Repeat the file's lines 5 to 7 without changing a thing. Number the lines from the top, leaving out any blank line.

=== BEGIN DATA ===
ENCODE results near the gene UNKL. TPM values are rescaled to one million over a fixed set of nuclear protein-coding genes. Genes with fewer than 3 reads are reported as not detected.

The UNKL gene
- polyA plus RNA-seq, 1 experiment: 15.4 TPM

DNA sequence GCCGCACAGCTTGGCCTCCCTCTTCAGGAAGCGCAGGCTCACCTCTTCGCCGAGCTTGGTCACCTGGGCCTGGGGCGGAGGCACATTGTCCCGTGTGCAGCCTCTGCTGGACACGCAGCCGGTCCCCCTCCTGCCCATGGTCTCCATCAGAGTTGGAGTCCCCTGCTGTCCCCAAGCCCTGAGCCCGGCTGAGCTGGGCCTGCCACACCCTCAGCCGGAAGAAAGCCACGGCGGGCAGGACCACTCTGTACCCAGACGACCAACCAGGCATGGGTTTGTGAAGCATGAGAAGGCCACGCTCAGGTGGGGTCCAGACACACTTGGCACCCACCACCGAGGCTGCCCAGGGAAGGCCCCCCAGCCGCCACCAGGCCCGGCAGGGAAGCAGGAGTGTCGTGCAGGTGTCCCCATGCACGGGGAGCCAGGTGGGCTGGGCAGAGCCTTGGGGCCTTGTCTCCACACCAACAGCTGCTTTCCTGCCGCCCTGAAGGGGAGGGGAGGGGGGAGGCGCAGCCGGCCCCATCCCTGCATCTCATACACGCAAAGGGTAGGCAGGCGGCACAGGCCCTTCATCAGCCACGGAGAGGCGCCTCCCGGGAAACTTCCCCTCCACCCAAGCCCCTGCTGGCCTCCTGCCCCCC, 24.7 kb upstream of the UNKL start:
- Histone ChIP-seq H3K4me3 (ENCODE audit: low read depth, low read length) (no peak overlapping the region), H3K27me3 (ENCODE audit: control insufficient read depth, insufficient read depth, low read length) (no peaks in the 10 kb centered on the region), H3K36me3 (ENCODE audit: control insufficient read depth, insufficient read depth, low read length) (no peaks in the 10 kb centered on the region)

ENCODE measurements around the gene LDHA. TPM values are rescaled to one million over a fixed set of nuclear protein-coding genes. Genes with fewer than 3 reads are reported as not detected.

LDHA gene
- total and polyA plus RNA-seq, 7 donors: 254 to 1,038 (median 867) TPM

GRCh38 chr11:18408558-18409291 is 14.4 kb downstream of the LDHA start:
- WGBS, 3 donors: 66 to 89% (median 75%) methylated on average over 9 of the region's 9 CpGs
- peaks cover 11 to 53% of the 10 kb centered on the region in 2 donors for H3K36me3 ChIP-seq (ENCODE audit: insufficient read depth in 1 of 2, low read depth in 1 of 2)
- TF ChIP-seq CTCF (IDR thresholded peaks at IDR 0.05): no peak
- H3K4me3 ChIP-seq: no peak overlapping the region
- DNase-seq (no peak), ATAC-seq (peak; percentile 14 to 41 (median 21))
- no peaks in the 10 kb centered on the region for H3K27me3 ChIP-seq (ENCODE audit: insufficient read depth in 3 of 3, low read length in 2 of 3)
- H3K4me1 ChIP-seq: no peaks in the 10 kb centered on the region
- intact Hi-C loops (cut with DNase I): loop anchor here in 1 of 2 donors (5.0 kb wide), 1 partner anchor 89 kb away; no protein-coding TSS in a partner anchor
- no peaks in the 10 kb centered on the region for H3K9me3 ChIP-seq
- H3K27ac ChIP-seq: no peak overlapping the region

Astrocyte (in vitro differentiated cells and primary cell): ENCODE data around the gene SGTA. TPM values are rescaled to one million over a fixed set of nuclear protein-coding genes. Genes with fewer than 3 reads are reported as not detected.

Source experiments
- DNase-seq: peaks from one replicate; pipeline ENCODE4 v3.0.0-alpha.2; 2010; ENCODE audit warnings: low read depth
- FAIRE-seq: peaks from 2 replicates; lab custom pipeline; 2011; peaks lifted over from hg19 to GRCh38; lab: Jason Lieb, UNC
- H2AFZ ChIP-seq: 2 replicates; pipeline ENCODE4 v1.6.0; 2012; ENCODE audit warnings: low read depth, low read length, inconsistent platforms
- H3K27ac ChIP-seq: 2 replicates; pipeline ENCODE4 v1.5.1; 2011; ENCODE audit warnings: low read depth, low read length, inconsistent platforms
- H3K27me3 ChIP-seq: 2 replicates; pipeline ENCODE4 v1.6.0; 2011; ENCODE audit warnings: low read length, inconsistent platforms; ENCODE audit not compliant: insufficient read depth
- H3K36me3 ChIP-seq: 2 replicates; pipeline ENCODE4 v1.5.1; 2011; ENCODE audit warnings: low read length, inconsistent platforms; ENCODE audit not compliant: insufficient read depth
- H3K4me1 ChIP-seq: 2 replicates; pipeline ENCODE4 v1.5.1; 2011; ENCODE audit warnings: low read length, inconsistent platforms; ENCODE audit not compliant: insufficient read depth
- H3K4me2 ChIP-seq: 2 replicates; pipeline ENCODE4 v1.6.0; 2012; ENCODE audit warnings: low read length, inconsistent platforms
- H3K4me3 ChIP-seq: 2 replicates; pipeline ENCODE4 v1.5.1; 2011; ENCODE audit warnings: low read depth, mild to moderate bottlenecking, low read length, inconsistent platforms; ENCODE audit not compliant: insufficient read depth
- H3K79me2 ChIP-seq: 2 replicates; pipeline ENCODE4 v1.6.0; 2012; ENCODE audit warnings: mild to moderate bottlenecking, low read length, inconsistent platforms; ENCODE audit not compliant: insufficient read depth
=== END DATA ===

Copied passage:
- Histone ChIP-seq H3K4me3 (ENCODE audit: low read depth, low read length) (no peak overlapping the region), H3K27me3 (ENCODE audit: control insufficient read depth, insufficient read depth, low read length) (no peaks in the 10 kb centered on the region), H3K36me3 (ENCODE audit: control insufficient read depth, insufficient read depth, low read length) (no peaks in the 10 kb centered on the region)

ENCODE measurements around the gene LDHA. TPM values are rescaled to one million over a fixed set of nuclear protein-coding genes. Genes with fewer than 3 reads are reported as not detected.

LDHA gene